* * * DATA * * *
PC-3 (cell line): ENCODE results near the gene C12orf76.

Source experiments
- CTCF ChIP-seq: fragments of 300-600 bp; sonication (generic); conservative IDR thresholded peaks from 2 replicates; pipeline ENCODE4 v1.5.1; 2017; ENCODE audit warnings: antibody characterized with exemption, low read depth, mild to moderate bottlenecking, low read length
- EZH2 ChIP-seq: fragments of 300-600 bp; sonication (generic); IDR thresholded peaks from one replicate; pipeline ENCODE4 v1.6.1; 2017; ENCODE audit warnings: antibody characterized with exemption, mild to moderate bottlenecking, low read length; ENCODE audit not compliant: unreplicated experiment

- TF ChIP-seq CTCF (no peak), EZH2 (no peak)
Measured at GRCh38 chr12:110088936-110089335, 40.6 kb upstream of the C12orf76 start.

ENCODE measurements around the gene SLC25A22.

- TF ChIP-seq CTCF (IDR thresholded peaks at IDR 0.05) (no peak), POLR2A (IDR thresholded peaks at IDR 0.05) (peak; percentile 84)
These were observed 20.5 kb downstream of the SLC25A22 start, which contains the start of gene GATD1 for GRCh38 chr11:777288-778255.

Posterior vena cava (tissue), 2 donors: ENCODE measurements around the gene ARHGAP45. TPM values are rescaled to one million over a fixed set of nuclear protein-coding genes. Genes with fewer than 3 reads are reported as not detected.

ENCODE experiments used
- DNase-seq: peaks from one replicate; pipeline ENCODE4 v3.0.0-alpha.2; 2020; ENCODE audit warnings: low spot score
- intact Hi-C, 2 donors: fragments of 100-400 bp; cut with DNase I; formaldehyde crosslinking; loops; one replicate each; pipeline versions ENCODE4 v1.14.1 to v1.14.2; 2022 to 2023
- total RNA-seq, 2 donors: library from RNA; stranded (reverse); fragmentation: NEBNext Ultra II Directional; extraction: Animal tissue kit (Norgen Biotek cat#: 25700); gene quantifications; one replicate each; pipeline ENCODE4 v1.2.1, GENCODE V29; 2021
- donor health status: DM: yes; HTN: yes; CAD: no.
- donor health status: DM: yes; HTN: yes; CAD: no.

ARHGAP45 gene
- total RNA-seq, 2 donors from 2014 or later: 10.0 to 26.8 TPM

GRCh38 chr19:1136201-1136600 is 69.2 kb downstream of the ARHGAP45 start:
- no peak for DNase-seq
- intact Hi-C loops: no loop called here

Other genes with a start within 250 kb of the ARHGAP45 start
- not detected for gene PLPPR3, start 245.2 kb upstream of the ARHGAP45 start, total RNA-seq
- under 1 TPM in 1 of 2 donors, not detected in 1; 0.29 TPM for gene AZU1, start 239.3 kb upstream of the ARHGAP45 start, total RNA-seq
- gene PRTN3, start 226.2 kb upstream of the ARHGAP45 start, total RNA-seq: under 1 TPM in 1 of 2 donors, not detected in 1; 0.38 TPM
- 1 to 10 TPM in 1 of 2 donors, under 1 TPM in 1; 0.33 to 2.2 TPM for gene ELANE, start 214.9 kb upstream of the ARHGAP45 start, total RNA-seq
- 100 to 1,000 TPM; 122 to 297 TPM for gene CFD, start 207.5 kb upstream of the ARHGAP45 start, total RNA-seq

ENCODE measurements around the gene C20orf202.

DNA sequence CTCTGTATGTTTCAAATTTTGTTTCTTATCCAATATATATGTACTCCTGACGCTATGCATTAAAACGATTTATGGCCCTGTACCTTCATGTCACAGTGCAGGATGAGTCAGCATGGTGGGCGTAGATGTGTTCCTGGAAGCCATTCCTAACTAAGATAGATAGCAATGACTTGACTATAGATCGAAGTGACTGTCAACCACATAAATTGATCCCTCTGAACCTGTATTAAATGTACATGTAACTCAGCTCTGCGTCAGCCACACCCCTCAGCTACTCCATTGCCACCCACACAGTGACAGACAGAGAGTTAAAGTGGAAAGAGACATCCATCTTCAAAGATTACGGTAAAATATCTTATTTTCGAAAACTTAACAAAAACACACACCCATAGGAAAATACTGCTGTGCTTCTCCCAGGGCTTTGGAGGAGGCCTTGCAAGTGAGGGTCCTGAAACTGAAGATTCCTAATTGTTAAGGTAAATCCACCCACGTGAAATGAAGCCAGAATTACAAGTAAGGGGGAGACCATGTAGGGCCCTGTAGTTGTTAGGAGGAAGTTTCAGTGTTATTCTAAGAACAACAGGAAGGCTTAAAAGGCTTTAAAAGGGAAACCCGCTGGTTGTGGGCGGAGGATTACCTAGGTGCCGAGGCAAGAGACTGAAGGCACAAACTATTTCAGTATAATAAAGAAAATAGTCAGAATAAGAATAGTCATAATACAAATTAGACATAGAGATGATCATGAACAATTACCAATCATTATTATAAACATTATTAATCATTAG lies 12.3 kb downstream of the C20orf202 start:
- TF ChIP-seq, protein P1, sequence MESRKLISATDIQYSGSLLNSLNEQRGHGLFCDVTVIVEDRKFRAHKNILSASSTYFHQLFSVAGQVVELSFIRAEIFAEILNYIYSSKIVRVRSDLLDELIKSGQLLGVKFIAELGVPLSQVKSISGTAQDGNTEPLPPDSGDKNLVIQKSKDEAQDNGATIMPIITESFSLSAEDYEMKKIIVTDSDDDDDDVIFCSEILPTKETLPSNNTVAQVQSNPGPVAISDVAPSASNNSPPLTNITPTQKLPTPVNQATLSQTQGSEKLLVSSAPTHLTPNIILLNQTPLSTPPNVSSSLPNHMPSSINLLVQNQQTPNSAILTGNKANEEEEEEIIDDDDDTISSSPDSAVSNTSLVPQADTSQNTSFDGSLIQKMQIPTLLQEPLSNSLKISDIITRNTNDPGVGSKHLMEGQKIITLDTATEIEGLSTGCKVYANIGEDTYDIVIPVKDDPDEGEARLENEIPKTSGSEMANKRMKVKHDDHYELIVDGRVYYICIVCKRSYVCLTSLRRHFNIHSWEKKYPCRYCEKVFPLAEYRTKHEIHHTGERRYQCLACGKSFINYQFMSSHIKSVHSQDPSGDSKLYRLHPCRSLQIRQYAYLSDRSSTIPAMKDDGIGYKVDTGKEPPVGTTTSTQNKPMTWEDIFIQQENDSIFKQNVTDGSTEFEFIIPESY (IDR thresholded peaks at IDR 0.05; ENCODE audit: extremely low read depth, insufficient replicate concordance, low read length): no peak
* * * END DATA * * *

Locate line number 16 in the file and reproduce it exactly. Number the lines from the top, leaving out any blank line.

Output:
- donor health status: DM: yes; HTN: yes; CAD: no.